Lioness Looks, Roars, And Acts Like Male Because Of Incredible Genetic Trait

Robynne Kotzee

This beast may look like a male lion but it isn’t, and perhaps that is the point?

Mmamoriri is a maned lioness from the Okavango Delta, Botswana, and she is one of numerous ‘genderfluid’ big cats in the country.

Scientists have hypothesised that the male characteristics may result from disruption to embryos during conception or in the womb.

The rare genetic twist may prove to be an advantage for prides with a ‘genderfluid’ female though. Given lionesses carry out much of a pride’s hunting duties, a male appearance could help defend kills from scavengers who think better of taking on a male pride leader.

Deon De Villiers

The phenomenon is not a new discovery, but as Mmamoriri will feature in a BBC documentary called The World’s Sneakiest Animals tommorow there has been fresh interest in the adaptation.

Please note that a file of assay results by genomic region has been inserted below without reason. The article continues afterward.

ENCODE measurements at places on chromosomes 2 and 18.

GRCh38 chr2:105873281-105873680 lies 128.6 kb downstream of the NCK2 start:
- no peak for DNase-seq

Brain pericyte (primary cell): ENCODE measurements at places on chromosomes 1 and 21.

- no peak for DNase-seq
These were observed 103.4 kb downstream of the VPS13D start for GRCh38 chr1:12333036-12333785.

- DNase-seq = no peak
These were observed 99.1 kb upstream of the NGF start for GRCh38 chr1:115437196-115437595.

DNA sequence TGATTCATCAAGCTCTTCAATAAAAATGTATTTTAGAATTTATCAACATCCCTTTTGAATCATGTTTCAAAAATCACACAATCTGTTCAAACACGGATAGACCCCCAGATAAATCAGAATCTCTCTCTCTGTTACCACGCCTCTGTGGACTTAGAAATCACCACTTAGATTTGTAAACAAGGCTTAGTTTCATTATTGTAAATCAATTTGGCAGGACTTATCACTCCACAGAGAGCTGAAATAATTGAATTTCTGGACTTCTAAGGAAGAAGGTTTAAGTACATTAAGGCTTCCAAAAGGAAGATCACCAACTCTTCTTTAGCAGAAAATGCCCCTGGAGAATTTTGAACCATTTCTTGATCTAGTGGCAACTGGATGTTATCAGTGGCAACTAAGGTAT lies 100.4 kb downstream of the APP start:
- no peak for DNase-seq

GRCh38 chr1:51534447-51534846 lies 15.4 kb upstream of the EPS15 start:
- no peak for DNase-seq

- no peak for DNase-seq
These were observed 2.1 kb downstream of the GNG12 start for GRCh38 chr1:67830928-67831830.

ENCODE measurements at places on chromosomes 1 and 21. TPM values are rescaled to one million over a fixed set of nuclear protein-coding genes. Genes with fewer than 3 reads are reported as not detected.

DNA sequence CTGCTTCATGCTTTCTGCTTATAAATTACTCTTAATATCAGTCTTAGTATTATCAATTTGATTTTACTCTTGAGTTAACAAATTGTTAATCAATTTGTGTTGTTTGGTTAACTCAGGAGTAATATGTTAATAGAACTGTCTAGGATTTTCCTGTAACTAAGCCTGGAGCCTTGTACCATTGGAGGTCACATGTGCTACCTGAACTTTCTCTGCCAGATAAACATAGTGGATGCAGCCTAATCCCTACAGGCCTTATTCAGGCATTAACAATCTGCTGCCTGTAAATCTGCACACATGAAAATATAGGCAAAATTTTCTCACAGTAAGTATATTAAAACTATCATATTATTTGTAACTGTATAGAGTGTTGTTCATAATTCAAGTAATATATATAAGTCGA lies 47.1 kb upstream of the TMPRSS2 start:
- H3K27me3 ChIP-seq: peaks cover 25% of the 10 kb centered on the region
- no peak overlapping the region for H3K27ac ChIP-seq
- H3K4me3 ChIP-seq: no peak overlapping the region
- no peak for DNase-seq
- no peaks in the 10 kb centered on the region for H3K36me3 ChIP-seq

Speaking to National Geographic Luke Hunter, president of big-cat conservation group Panthera, suggested that masculine females were not isolated to prides in Botswana.

He said:

Two similarly aberrant Serengeti lionesses were outwardly female—they did not have manes, but were almost male-sized, and they challenged and fought unfamiliar males for territories as though they were males!”

This video allegedly shows Mmamoriri with other females surrounding a zebra kill.

Will have to gather round the telly to discover a bit more about nature’s incredible plot twists tomorrow then.